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The question BSE crisis

How has the BSE crisis affected what food you buy and your opinion of other modifications like GM foods?

The BSE crisis has not affected my eating habits or buying habits. Although a link has been established between BSE and CJD the risks are much smaller than for smoking or driving. Although we have had many tragic deaths as a result of BSE/CJD, the number is miniscule compared to the numbers of burgers and sausages eaten since the problem was first identified.

Also the measures now appear to be in place to prevent any increase in the risk. We should continue to investigate the problem and try to find a 'cure' but not worry unduly in the meantime.

Andy Dunhill, 39, associate, Sheffield

I have no problem about eating meat, but I do believe that animals are entitled to a decent life. It is morally abhorrent to feed animals their ground up relatives, especially when the animals are supposed to be vegetarians. I now tend to buy traditionally reared meat and free-range eggs. I do not knowingly eat any GM foods; I do not believe that scientists know as much as they profess, and politicians cannot be trusted on these matters.

Alex Perry

I have continued to eat beef but not hamburgers.

I generally leave pork alone because of the thought of pigswill and what goes into it and mainly eat free range chickens, lamb and fish.

Peter Scott, 56, project manager, Sevenoaks.

Humans have always tampered with nature and arguably we are better off for it. We have effectively genetically modified our food for thousands of years, for example by crossfertilisation, but in a rather crude, uncontrolled and largely unscientific manner, and we have suffered periodically as a result. The problem with GM foods now is not whether their development is desirable, which in principle it is, but the enormous scale and speed of development and its containment. Sooner or later something will almost inevitably go wrong, and it is the potential scale and possible irreversible nature of the ensuing disaster which is of serious concern.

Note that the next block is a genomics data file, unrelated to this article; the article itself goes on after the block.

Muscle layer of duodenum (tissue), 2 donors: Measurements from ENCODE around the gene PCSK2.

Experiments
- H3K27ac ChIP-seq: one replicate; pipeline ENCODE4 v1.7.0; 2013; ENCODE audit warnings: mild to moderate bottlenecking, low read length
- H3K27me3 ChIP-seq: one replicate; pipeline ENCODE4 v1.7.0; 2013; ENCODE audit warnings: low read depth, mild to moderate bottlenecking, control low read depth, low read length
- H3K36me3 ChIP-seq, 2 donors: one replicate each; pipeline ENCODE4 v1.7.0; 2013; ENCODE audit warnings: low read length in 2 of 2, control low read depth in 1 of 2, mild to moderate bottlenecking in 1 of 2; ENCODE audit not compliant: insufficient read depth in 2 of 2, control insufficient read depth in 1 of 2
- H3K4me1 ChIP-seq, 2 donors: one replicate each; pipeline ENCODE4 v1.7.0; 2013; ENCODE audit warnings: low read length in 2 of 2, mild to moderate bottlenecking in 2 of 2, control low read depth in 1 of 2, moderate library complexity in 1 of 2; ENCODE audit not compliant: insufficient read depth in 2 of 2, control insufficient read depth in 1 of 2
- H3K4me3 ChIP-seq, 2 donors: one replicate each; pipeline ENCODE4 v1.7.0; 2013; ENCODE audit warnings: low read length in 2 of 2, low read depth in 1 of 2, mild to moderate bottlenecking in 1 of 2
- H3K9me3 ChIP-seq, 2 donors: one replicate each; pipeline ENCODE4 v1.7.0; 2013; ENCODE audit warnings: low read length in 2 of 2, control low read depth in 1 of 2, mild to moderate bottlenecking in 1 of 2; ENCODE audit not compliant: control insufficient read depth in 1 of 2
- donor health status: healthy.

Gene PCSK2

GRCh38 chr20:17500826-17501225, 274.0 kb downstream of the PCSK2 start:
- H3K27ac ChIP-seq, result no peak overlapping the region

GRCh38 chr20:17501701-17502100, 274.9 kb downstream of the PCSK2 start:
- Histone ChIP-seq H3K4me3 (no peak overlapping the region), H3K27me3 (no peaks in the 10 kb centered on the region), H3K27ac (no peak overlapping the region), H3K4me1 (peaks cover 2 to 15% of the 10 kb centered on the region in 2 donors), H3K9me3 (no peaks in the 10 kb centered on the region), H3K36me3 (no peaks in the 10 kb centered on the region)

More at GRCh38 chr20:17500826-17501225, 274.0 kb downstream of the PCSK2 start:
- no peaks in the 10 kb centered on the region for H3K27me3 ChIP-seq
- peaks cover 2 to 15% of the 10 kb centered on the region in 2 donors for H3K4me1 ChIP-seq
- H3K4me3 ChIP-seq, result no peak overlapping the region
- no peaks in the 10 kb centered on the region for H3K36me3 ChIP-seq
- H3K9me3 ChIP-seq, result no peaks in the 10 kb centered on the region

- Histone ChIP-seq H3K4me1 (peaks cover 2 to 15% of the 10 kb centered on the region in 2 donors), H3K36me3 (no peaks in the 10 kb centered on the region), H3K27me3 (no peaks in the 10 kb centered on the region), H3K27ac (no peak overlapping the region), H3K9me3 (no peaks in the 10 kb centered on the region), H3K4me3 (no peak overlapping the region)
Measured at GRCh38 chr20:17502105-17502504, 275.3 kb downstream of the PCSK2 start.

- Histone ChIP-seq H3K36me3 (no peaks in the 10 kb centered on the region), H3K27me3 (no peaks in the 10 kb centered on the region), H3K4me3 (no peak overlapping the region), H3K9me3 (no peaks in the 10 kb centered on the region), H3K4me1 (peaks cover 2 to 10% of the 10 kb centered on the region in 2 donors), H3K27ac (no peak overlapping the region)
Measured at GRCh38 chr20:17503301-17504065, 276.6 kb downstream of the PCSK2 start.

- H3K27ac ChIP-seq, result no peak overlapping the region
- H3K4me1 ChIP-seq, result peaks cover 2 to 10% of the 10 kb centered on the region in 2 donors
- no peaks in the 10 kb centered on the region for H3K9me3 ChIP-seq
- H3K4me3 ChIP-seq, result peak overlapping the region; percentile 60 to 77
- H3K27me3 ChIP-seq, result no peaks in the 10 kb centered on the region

Robert Sparks, principal engineer, Preston

The BSE crisis has not affected my diet at all - I still enjoy a good piece of British beef. The crisis has been blown up out of all proportion for political reasons. If the same publicity was attracted by the issue of site safety, things would have been done at high level which may have saved lives over the last few years. However, I am totally against the meddling that goes on with the natural processes of food cultivation and production. Civil engineering harnesses the forces of nature for the good of mankind - genetic engineering meddles with the course of nature for the harm of mankind.

Daniel Munday, 41, senior building surveyor, High Wycombe

We had just got married and taken on our first mortgage so could not afford real beef when the BSE risk was at its highest. We used to eat 'soya mince' in those days, which tasted more like baked beans! Perhaps that will be our salvation?

Guy Berresford, 42, route manager, Dorking

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